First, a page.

Years After Being Kicked Out of a Cab, Oregon Woman Underlines Need for Nationwide LGBTQ Protections

A few years ago after a night out in Portland, Kate Neal and her then-girlfriend hailed a cab to take them home. They should have been able to arrive at their destination, pay the fare, and continue on with their lives – but shortly into the ride, the cab driver noticed them holding hands, pulled the car over, shouted, “You can’t be gay in my cab” and demanded they get out of the car, on the side of a busy highway. 

Suddenly, because of the driver’s choice to deny service to the couple due to their sexual orientation, a simple cab ride became an act of discrimination.

That was five years ago, in 2013, but now, in 2018, the importance of non-discrimination protections in places of public accommodation, including taxis, is clearer than ever. Right now, the U.S. Supreme Court is considering a case of a bakery that denied equal service to a same-sex couple, and if the bakery prevails, long-standing non-discrimination laws nationwide could be severely weakened. 

What it comes down to, Kate said, is that businesses who claim to serve the public must serve everyone equally. 

“If you are a business operating in the public sector – like a cab, like a bakery – you cannot refuse service to someone based on something like the color of their skin or a disability they may have or what their sexual orientation happens to be,” Kate said. “If you want to discriminate against someone in that way, you shouldn’t be operating a business in the public sector.”

“We have a history of pushing aside minority groups or separating them or taking rights away from them based on what are essentially religious beliefs. And we need to fix that and move on.”

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Kate Neal moved to Portland years ago in many ways because it was generally supposed to be more welcoming.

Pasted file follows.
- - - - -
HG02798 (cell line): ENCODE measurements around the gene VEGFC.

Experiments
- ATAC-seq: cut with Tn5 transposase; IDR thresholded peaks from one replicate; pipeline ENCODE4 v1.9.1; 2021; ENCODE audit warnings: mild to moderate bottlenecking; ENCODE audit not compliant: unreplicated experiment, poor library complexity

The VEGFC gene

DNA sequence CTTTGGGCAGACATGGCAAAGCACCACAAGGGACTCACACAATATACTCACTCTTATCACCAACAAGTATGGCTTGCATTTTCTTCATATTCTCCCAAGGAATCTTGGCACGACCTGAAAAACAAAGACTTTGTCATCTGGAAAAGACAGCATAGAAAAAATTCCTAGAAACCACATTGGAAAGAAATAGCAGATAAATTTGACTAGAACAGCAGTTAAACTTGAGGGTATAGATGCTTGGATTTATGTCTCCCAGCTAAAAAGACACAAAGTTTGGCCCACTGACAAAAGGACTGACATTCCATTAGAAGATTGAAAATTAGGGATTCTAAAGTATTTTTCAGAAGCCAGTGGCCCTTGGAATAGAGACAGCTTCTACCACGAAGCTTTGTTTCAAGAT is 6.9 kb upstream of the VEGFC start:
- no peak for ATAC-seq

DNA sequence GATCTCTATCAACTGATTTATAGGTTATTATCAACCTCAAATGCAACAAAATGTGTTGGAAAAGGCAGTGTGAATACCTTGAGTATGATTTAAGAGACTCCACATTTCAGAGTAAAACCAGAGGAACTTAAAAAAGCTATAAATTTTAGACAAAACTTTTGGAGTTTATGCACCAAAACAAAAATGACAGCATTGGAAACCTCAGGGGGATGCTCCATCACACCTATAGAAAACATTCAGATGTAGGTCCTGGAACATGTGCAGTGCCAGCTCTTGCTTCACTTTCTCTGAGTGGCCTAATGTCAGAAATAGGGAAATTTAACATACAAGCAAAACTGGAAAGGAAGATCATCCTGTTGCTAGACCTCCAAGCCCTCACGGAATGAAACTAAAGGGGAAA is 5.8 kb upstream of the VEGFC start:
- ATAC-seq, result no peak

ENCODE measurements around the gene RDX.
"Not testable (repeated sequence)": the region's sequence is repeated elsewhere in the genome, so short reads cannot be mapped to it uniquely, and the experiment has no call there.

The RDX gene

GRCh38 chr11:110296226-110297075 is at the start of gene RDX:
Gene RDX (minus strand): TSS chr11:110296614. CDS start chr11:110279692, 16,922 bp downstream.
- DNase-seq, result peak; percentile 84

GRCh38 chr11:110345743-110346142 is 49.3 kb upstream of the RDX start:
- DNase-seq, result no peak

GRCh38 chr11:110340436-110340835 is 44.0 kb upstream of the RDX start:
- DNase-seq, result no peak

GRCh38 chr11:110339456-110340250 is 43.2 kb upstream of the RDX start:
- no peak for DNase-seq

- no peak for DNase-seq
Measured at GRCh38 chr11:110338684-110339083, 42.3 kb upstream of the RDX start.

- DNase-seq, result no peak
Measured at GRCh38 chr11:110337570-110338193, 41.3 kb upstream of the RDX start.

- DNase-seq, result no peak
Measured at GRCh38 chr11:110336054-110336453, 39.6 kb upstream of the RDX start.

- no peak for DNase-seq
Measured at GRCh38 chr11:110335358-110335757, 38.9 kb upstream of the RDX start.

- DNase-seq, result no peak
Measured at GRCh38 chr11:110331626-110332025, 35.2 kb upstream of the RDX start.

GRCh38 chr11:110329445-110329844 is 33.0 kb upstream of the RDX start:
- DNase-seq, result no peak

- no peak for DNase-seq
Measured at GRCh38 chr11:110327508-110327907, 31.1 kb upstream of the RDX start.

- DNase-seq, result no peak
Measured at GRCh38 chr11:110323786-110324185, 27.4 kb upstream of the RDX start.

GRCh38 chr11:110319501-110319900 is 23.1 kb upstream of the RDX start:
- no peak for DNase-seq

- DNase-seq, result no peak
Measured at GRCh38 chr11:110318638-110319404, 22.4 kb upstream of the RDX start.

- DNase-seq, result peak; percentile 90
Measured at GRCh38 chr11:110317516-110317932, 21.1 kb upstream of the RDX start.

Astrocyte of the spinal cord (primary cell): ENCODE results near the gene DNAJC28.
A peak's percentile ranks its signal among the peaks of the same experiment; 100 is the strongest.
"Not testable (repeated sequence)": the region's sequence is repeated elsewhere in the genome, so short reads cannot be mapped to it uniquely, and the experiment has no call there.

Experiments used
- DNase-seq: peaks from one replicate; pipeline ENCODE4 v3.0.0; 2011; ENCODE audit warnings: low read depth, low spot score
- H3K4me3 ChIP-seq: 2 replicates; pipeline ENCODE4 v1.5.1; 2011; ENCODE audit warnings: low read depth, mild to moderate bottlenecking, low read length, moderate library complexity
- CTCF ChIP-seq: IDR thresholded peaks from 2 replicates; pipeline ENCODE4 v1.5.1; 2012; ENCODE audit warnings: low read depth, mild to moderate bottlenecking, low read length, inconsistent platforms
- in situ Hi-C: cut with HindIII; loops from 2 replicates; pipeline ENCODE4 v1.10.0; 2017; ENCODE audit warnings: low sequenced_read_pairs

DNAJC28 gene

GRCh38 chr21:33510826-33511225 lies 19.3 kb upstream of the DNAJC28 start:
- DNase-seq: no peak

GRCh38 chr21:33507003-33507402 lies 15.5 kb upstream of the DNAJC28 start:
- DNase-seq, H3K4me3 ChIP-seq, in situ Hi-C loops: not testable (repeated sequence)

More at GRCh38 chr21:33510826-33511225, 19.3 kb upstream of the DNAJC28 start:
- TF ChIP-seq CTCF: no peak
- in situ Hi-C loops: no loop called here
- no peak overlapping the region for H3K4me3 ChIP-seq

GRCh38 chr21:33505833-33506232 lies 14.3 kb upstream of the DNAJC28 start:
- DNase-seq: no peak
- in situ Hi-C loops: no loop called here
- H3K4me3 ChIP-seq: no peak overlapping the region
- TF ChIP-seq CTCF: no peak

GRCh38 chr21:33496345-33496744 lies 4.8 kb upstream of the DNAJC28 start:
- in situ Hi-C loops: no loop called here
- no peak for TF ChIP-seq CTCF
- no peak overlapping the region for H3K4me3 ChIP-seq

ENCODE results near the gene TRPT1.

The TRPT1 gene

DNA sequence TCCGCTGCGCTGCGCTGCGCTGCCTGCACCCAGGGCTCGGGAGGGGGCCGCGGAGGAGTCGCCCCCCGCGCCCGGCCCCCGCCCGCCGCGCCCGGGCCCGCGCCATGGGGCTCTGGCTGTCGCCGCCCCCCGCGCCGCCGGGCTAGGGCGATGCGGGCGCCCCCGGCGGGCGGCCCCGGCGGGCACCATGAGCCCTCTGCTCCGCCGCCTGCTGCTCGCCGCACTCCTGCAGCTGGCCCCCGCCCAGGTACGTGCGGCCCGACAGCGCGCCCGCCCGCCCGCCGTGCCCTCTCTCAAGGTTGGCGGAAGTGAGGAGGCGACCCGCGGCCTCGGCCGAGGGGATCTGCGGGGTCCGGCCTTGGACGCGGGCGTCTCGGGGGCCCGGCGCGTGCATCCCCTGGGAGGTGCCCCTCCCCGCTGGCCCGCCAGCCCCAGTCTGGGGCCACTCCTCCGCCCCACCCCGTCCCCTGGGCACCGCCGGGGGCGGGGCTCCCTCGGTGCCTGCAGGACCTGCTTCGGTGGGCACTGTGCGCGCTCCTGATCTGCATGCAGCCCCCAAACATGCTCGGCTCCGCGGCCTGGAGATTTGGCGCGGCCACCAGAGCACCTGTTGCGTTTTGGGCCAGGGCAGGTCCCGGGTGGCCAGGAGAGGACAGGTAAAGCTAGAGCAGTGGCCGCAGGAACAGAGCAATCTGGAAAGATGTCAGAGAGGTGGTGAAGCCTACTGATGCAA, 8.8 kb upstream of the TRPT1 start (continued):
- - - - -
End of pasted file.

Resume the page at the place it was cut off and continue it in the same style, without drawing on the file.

She grew up in Boise, Idaho, where she graduated from high school and then attended Boise State. 

Coming out as lesbian wasn’t the easiest for her – in some ways, it was a sputtering process marked by awkward encounters that were never fully on her terms.

Early on in high school in the early 2000s, while working at a video rental store, Kate was confronted with the realities of anti-LGBTQ discrimination. While exploring her sexuality, she checked out several movies from the store, including some with LGBTQ themes, in hopes of relating to her romantic feelings for other women. 

“My employer could see the records of what I was checking out,” Kate said. “And so just a few days after I started researching these types of films, I came into work and they fired me without giving me a reason.”

The discrimination left a clear impact: “I definitely felt pretty ashamed or shamed from that experience,” she said. “I’m from a family that grew up on a farm, so work ethic is something that has been deeply instilled in who I am. I knew that I was a great, dependable employee, and I did way more than most of the other employees, and yet I was fired without being given a reason.”

“We have a history of pushing aside minority groups or separating them or taking rights away from them based on what are essentially religious beliefs. And we need to fix that and move on.” – Kate Neal

“Because that experience coincided with this formative time of me trying to figure out if I was gay…to go through that exploration and then essentially be fired for this thing that you think you might be, it probably made my coming-out process take a lot longer than it should have. It put shame on top of the shame that society likes to put on minority groups.”